Videos

These videos delve into a range of issues that can be experienced by veterans.

 

ADF post-discharge GP Health Assessment

Everybody who has served a day in the ADF is entitled to a full health assessment by a GP.

The post-discharge GP Health Assessment is paid for by the Department of Veterans' Affairs.

You can have the assessment at any time after you have left the ADF.

Loneliness

Loneliness is not the same as being alone.

You can be alone without feeling lonely. On the other hand, you can be surrounded by hundreds of people and still feel alone.

Learn the difference, and how you can deal with loneliness.

Relationship issues

Maybe you’ve pulled away from your friends or family, and you’re not talking to them as much, or you’re avoiding events where you’d usually catch up. Or maybe you find yourself getting frustrated and angry with the people around you.

If you have issues with relationships, help is available.

Violence

Some people get violent when they get angry, need to feel in control, feel betrayed or feel afraid.

But violence is never acceptable.

If you think you might have a problem with violence, taking responsibility for your actions is the first step.

Anger

We all get angry sometimes; it's part of being human. But if anger is expressed in ways that are harmful to ourselves or someone else, or persists for a long time, it can become a problem.

Troubled by memories

After a distressing or traumatic experience, it’s normal to go over and over what happened and even to have dreams about it. If it gets too much, and you're troubled by memories, you might deliberately try to block it out and force yourself to think of something else.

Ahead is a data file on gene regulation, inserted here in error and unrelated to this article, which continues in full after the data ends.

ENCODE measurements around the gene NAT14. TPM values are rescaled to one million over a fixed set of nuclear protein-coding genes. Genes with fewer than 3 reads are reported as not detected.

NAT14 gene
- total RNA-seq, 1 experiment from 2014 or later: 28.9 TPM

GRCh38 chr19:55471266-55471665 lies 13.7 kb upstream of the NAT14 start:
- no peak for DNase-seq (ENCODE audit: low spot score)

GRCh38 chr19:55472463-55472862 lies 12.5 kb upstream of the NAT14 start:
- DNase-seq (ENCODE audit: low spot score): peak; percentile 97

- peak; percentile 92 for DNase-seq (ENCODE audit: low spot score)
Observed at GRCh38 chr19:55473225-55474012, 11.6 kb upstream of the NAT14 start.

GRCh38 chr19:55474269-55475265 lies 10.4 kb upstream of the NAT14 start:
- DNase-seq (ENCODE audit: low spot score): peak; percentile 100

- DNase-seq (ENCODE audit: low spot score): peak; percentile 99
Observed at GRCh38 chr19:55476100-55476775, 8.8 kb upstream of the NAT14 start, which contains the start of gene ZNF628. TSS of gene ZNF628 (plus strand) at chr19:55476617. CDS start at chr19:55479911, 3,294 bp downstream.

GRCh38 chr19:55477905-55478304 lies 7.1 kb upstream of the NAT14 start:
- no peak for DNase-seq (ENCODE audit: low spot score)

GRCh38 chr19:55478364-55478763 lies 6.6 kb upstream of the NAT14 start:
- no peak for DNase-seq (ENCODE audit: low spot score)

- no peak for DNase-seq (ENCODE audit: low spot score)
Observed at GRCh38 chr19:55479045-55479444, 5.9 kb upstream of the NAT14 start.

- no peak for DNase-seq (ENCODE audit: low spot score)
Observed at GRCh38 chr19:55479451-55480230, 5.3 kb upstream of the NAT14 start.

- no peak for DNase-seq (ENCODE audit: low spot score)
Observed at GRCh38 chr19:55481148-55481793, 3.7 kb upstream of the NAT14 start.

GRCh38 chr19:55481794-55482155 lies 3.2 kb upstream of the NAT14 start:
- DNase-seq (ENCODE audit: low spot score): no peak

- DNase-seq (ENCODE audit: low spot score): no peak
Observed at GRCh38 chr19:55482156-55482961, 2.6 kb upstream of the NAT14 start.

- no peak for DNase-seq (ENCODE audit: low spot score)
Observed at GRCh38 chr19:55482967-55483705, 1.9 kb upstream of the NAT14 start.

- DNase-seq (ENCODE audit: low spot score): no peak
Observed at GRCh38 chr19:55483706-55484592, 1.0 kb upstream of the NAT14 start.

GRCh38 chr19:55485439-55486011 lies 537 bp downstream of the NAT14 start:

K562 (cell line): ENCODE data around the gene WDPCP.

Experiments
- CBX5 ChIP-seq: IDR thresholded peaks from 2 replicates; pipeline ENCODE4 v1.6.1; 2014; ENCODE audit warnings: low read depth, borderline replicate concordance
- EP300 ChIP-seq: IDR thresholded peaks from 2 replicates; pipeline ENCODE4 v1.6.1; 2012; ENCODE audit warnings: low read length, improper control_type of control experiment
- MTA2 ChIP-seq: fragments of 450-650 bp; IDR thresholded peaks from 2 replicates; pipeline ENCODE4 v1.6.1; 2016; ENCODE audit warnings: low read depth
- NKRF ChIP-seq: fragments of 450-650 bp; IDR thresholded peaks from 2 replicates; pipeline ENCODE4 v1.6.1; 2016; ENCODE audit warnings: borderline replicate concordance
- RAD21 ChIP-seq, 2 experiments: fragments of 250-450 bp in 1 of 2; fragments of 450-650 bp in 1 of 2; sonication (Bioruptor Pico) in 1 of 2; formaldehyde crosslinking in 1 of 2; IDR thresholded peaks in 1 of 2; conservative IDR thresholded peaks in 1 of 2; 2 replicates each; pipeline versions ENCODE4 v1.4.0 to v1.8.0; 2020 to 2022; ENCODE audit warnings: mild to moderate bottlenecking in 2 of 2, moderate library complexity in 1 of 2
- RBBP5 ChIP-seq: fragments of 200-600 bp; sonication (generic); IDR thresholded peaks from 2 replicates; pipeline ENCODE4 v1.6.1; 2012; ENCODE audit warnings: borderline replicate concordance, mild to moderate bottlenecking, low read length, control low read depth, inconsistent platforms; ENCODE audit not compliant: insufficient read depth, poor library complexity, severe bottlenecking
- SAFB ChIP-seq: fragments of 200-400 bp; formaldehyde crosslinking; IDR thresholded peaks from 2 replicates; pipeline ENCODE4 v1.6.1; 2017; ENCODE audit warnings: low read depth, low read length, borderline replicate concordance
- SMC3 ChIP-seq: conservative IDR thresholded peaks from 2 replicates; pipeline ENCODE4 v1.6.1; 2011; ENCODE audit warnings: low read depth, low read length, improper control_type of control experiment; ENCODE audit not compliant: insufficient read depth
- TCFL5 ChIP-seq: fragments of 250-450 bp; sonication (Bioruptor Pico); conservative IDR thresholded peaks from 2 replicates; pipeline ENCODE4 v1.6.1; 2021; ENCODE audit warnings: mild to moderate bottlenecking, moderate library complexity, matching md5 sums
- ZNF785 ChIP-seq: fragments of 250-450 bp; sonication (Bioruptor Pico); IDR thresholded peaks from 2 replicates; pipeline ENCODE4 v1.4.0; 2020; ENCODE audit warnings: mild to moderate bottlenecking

When a 'different person' comes home

When a serving member is deployed overseas (or is away for long periods during training) the whole family can be affected. Family members left behind have to deal with missing the serving member.

Deployment can also change the serving member. So what should you do if a 'different person' comes home?

Feeling down

It’s normal to feel sad or ‘blue’ from time to time. However, when these feelings of sadness are so intense or stick around for a such a long time that it's hard for you to work, socialise, or live normally, it's time to take action.

Helping your family

If you are suffering domestic abuse, get help.

If you need urgent support, call 000 or the national domestic violence hotline on 1800 200 526. For family members of serving Defence members, Defence Families Australia provides information, advocacy and advice to Defence families needing help.